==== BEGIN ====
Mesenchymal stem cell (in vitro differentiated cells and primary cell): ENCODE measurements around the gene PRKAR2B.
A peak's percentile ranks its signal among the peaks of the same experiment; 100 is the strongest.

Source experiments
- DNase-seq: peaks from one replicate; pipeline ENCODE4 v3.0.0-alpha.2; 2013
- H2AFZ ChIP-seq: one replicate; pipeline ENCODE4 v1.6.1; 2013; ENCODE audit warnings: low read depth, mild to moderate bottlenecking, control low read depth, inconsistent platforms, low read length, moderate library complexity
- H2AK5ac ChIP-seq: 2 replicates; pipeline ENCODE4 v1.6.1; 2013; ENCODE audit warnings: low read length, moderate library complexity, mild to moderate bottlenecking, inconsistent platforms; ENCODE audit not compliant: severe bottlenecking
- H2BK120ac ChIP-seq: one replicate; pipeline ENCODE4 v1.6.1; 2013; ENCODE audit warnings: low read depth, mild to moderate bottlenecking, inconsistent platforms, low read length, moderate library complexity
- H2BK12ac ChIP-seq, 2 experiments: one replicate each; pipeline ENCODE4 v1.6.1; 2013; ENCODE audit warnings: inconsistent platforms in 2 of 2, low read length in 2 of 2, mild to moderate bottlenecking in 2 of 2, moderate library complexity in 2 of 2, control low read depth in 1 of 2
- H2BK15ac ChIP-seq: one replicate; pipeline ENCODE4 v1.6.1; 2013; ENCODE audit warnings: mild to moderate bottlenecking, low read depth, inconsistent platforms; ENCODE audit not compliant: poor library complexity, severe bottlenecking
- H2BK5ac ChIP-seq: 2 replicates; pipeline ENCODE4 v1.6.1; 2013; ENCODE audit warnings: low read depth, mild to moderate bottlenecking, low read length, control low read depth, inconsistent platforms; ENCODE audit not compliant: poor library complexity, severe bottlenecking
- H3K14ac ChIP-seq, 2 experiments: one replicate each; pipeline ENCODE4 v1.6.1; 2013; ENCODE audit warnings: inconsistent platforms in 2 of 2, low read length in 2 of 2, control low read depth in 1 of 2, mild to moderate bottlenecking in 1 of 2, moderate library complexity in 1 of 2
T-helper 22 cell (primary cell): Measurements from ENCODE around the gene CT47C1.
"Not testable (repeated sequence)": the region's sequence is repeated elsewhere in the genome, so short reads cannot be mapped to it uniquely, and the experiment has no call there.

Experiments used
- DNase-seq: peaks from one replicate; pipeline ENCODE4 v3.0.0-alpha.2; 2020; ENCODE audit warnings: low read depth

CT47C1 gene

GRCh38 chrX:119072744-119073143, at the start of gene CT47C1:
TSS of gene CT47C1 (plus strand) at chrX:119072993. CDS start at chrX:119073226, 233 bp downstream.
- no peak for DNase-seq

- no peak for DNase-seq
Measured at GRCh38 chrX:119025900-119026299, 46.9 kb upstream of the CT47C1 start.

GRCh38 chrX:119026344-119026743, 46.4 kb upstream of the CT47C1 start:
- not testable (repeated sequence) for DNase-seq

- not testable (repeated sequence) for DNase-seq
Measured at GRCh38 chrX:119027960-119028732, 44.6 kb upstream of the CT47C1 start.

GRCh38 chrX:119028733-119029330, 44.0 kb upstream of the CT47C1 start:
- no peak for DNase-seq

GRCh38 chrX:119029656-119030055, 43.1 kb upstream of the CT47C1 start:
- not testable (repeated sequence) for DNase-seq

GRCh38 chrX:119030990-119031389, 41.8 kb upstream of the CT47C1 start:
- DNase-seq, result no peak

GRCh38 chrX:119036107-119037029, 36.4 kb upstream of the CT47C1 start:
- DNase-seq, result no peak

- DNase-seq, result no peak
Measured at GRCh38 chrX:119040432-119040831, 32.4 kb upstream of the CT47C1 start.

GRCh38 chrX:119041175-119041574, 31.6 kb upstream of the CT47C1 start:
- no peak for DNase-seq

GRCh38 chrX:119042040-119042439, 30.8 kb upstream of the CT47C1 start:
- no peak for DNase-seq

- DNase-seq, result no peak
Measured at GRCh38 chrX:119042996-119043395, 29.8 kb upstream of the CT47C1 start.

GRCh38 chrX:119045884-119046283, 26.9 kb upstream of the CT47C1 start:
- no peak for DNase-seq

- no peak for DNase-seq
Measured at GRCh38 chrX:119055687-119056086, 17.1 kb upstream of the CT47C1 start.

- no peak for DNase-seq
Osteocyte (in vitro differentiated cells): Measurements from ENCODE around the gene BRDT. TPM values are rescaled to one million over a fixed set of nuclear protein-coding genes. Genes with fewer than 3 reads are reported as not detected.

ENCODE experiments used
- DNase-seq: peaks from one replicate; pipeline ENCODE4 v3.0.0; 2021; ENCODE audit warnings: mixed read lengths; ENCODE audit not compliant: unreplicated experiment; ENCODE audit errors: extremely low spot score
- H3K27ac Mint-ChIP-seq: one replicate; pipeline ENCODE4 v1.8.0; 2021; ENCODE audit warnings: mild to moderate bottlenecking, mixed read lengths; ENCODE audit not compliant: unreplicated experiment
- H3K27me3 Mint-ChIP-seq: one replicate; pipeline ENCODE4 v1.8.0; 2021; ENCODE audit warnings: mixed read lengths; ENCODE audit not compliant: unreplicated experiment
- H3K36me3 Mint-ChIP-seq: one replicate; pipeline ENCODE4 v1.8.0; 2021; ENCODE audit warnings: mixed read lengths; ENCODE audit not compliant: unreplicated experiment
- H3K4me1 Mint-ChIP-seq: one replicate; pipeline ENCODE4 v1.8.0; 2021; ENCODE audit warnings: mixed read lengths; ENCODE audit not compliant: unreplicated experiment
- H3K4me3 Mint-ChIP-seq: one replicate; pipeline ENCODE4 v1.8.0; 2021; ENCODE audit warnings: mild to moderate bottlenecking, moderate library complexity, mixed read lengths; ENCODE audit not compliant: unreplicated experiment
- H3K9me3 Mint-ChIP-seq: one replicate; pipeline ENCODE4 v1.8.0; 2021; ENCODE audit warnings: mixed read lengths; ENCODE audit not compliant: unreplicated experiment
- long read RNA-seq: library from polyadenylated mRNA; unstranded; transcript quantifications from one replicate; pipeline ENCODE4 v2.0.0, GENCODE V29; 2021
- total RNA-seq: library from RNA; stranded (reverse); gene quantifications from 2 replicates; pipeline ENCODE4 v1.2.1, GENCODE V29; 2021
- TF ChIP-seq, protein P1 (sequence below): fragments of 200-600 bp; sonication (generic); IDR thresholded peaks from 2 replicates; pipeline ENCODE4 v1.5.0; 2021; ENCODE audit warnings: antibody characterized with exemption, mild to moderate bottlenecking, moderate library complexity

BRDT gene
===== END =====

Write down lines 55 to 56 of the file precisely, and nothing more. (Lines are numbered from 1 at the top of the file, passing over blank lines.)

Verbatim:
- H3K9me3 Mint-ChIP-seq: one replicate; pipeline ENCODE4 v1.8.0; 2021; ENCODE audit warnings: mixed read lengths; ENCODE audit not compliant: unreplicated experiment
- long read RNA-seq: library from polyadenylated mRNA; unstranded; transcript quantifications from one replicate; pipeline ENCODE4 v2.0.0, GENCODE V29; 2021